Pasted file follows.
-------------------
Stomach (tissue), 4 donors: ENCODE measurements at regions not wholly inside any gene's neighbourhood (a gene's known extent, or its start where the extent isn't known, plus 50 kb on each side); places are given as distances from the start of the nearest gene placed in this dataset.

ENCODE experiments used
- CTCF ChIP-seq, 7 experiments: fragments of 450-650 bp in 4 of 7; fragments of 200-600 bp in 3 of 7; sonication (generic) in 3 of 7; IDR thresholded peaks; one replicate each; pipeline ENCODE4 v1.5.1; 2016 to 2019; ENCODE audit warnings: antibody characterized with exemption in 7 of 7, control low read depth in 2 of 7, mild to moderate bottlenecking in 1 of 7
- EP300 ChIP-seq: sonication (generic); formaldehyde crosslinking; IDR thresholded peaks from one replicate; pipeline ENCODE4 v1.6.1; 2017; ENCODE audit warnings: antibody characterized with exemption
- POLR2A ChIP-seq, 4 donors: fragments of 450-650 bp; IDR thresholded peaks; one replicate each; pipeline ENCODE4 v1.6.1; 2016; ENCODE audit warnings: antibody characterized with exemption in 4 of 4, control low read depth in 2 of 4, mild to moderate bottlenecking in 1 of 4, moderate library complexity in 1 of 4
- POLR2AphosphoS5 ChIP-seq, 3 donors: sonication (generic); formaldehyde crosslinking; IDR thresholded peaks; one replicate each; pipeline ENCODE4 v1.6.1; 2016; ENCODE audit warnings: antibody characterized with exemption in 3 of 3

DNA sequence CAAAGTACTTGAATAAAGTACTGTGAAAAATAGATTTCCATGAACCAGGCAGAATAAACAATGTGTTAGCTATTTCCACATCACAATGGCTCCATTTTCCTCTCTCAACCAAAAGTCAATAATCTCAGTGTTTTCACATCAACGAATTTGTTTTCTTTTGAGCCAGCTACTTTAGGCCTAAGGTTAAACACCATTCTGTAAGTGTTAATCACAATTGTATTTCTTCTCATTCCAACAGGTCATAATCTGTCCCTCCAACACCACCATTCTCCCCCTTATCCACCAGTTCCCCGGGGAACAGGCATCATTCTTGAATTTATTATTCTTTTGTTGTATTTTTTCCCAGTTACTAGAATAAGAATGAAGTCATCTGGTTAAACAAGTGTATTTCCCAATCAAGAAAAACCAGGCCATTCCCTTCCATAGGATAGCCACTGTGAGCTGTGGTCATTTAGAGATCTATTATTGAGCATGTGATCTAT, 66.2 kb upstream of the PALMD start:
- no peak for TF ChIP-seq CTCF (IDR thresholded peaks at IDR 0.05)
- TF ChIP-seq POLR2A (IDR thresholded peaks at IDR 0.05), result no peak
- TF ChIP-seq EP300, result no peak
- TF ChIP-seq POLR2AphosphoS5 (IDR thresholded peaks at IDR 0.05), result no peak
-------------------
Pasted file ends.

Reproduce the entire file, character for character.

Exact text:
Stomach (tissue), 4 donors: ENCODE measurements at regions not wholly inside any gene's neighbourhood (a gene's known extent, or its start where the extent isn't known, plus 50 kb on each side); places are given as distances from the start of the nearest gene placed in this dataset.

ENCODE experiments used
- CTCF ChIP-seq, 7 experiments: fragments of 450-650 bp in 4 of 7; fragments of 200-600 bp in 3 of 7; sonication (generic) in 3 of 7; IDR thresholded peaks; one replicate each; pipeline ENCODE4 v1.5.1; 2016 to 2019; ENCODE audit warnings: antibody characterized with exemption in 7 of 7, control low read depth in 2 of 7, mild to moderate bottlenecking in 1 of 7
- EP300 ChIP-seq: sonication (generic); formaldehyde crosslinking; IDR thresholded peaks from one replicate; pipeline ENCODE4 v1.6.1; 2017; ENCODE audit warnings: antibody characterized with exemption
- POLR2A ChIP-seq, 4 donors: fragments of 450-650 bp; IDR thresholded peaks; one replicate each; pipeline ENCODE4 v1.6.1; 2016; ENCODE audit warnings: antibody characterized with exemption in 4 of 4, control low read depth in 2 of 4, mild to moderate bottlenecking in 1 of 4, moderate library complexity in 1 of 4
- POLR2AphosphoS5 ChIP-seq, 3 donors: sonication (generic); formaldehyde crosslinking; IDR thresholded peaks; one replicate each; pipeline ENCODE4 v1.6.1; 2016; ENCODE audit warnings: antibody characterized with exemption in 3 of 3

DNA sequence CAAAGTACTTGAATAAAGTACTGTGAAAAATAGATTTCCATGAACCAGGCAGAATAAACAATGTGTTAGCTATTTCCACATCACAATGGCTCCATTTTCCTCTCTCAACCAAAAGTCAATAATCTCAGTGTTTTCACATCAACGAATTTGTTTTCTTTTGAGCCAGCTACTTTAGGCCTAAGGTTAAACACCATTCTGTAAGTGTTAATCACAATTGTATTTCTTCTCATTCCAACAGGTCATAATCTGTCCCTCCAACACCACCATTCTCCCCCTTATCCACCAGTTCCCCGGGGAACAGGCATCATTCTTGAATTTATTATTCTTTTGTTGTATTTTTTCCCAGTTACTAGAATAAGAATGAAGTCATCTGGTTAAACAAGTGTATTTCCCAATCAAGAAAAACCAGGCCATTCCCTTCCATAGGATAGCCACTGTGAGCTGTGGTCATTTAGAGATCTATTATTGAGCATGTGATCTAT, 66.2 kb upstream of the PALMD start:
- no peak for TF ChIP-seq CTCF (IDR thresholded peaks at IDR 0.05)
- TF ChIP-seq POLR2A (IDR thresholded peaks at IDR 0.05), result no peak
- TF ChIP-seq EP300, result no peak
- TF ChIP-seq POLR2AphosphoS5 (IDR thresholded peaks at IDR 0.05), result no peak